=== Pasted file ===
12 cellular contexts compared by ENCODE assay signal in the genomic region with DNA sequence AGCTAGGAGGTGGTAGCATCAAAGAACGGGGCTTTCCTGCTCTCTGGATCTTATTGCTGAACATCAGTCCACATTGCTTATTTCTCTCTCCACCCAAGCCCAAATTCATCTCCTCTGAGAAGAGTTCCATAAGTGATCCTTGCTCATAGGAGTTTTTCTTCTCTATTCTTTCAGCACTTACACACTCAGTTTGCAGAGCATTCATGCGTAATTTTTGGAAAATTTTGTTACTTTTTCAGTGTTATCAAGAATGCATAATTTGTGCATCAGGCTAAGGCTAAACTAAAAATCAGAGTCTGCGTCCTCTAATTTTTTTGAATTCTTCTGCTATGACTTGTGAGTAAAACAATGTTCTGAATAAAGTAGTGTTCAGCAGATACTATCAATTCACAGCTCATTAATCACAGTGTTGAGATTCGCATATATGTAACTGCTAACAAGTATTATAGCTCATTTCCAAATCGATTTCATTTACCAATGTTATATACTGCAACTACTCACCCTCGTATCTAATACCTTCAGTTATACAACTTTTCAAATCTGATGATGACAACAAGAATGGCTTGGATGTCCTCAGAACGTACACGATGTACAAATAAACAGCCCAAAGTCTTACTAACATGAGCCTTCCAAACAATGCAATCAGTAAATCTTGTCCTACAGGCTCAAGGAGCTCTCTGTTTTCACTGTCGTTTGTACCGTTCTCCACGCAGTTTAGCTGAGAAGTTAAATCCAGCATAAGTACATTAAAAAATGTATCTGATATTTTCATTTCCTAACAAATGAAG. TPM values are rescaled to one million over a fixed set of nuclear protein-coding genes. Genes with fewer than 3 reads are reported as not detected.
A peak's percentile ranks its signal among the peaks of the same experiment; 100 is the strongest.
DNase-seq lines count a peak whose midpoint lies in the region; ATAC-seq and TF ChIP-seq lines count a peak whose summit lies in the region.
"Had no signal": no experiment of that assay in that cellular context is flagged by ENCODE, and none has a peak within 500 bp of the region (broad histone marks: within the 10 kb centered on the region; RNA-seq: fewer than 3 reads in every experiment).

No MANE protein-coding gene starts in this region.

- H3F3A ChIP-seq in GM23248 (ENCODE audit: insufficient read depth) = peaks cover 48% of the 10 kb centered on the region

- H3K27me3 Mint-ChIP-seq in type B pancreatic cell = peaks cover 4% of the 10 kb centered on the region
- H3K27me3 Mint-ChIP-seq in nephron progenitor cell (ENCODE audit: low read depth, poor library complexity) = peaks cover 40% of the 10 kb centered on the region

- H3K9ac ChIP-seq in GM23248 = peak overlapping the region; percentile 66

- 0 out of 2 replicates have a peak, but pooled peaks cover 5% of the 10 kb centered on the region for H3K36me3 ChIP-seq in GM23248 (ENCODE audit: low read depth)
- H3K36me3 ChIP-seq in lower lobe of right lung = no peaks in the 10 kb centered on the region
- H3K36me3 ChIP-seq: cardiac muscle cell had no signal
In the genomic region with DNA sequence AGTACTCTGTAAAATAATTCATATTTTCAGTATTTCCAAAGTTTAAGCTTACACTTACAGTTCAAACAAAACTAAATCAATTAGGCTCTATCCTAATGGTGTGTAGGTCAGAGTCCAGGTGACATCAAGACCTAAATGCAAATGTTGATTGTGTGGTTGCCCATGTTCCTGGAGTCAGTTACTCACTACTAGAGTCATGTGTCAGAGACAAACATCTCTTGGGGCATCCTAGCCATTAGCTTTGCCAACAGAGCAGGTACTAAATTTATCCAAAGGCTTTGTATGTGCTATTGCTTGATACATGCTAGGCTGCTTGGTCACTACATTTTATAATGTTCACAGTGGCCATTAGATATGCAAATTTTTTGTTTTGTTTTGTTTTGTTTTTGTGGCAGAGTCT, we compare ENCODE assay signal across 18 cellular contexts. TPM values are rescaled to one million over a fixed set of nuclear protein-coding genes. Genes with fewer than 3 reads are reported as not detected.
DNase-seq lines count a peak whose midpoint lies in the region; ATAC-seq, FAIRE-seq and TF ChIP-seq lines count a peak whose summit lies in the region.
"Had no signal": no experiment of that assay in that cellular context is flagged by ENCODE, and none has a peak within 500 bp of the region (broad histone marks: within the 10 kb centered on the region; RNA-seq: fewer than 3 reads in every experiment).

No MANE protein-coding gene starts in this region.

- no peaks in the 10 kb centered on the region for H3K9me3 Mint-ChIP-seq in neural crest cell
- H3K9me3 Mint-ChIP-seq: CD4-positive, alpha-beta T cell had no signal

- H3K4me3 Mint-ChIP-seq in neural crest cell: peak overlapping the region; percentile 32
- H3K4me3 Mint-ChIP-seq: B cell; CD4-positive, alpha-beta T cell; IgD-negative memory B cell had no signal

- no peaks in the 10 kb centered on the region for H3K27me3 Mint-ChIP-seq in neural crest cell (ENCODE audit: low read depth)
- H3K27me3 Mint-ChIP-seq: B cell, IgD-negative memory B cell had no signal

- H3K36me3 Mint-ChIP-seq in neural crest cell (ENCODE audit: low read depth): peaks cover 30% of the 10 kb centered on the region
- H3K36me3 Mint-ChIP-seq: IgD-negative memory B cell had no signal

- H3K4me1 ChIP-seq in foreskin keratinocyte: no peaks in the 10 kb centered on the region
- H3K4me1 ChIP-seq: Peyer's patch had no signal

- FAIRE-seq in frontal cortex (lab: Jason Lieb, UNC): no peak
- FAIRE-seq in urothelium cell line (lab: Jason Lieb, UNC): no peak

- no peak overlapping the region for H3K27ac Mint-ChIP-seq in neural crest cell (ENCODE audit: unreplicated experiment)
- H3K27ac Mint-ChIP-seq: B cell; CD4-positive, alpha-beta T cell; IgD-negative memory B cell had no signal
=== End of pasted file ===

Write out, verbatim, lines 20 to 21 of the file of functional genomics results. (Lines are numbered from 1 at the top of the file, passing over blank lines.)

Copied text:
- H3K4me3 Mint-ChIP-seq: B cell; CD4-positive, alpha-beta T cell; IgD-negative memory B cell had no signal

- no peaks in the 10 kb centered on the region for H3K27me3 Mint-ChIP-seq in neural crest cell (ENCODE audit: low read depth)